Micro Mayfly |
By Jason Akl
Another one of the classic Mike Mercer patterns, the Micro Mayfly produces fish when all other patterns seem to fail. When the BWO’s or other smaller mayflies are hatching on the water the Micro Mayfly is a sure bet to put a few fish in the net. This tiny mayfly pattern uses pheasant tail fibers, olive dubbing and copper beads to fool selective fish.
Mayflies hatch throughout the long summer months with the smaller species being seen throughout July and August. One of the best things about fishing mayflies is the number and variety of hatches. If you miss one hatch, then simply wait a few days and another will most certainly come along.
Hatches can be very difficult for fly anglers especially those which are rather new to the idea of fishing hatching insects. With so many flies on the water, which fly do you use and why should a feeding fish decide to take your fly with all the naturals around? Nymphing is a much easier technique than trying to "match-the-hatch", but in a very different style. Pounding the bottom time and time again with weighted mayfly larval patterns can provide constant action from mid-morning into the early stages of the hatch.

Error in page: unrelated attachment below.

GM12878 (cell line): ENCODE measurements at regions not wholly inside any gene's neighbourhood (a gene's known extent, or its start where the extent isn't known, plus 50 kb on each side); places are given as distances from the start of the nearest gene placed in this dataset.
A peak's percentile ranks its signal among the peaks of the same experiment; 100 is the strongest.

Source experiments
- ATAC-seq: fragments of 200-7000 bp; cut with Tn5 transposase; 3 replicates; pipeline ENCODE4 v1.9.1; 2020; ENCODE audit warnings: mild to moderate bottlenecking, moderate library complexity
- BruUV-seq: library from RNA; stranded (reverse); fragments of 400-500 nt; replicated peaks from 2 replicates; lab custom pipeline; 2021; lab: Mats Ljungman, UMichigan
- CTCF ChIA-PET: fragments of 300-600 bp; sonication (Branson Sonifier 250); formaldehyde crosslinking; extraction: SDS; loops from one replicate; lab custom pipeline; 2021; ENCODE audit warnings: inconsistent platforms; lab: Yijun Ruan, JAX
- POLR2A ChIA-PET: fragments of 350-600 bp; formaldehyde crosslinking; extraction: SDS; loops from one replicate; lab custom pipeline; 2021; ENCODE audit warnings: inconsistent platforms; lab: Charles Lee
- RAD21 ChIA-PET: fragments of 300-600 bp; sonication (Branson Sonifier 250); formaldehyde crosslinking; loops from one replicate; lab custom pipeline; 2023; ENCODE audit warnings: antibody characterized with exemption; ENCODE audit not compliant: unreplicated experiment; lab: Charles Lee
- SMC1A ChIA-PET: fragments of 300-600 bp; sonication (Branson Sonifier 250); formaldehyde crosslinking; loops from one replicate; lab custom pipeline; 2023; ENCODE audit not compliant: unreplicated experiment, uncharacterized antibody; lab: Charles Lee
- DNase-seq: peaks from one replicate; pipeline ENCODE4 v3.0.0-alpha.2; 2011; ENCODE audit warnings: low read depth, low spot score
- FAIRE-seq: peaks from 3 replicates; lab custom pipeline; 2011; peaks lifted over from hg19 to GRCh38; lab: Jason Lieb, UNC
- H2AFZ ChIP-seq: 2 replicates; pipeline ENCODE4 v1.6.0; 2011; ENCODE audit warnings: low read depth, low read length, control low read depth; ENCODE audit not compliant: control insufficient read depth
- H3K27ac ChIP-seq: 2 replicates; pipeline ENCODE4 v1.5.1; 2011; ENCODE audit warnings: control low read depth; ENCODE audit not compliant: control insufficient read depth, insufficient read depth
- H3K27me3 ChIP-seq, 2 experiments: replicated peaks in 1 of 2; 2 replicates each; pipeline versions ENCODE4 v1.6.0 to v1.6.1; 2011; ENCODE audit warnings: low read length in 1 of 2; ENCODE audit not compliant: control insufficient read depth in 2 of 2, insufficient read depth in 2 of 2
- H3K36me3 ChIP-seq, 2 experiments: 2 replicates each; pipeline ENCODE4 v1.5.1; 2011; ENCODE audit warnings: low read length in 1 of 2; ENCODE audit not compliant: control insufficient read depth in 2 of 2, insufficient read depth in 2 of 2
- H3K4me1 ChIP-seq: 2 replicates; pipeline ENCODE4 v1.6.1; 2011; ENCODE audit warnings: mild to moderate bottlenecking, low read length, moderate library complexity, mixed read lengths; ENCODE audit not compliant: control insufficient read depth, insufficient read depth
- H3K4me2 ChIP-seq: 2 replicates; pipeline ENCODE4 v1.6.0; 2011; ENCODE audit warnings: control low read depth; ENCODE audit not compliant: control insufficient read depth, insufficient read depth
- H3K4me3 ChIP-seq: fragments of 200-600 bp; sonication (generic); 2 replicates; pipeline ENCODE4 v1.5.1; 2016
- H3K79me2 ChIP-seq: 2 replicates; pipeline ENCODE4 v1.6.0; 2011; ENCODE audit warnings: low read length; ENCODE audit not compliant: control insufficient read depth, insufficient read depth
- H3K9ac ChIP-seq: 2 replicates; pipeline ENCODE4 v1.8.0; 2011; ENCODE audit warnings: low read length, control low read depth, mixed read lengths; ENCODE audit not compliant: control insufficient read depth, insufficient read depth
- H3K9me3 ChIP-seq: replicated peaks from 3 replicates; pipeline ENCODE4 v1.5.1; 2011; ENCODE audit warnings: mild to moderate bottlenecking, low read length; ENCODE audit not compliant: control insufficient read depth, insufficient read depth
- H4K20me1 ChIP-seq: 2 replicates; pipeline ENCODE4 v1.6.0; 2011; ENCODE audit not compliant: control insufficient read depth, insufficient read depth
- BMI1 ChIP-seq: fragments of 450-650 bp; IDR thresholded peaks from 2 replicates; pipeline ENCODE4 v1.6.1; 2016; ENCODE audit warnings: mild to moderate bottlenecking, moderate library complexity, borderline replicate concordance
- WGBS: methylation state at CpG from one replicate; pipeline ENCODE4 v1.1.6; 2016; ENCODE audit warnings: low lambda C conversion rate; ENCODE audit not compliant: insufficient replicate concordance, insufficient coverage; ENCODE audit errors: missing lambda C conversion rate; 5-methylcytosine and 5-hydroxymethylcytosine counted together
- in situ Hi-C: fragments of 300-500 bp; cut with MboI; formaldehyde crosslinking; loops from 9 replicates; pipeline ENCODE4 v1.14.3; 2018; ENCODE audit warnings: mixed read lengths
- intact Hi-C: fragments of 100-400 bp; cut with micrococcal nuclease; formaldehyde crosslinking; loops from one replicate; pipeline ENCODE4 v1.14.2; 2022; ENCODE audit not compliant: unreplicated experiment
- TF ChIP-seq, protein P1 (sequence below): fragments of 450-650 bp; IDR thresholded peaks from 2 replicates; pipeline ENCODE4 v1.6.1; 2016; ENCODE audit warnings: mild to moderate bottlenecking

Fishing the Micro Mayfly nymph is easy, cast the fly slightly upstream and mend the line so that slack is created into your presentation. This slack line will help keep your fly dead drifting as if it were a real mayfly nymph washed off the bottom. As you continue to work the water around you and get into the faster current, adding weight to your leader will help keep your flies near the bottom and in the strike zone.
With all the numerous mayfly hatches that go on throughout the summer, having a pattern like Mercer’s Micro Mayfly available in your fly arsenal can only help to better your odds in catching those large finicky trout that you spend hours upon hours chasing.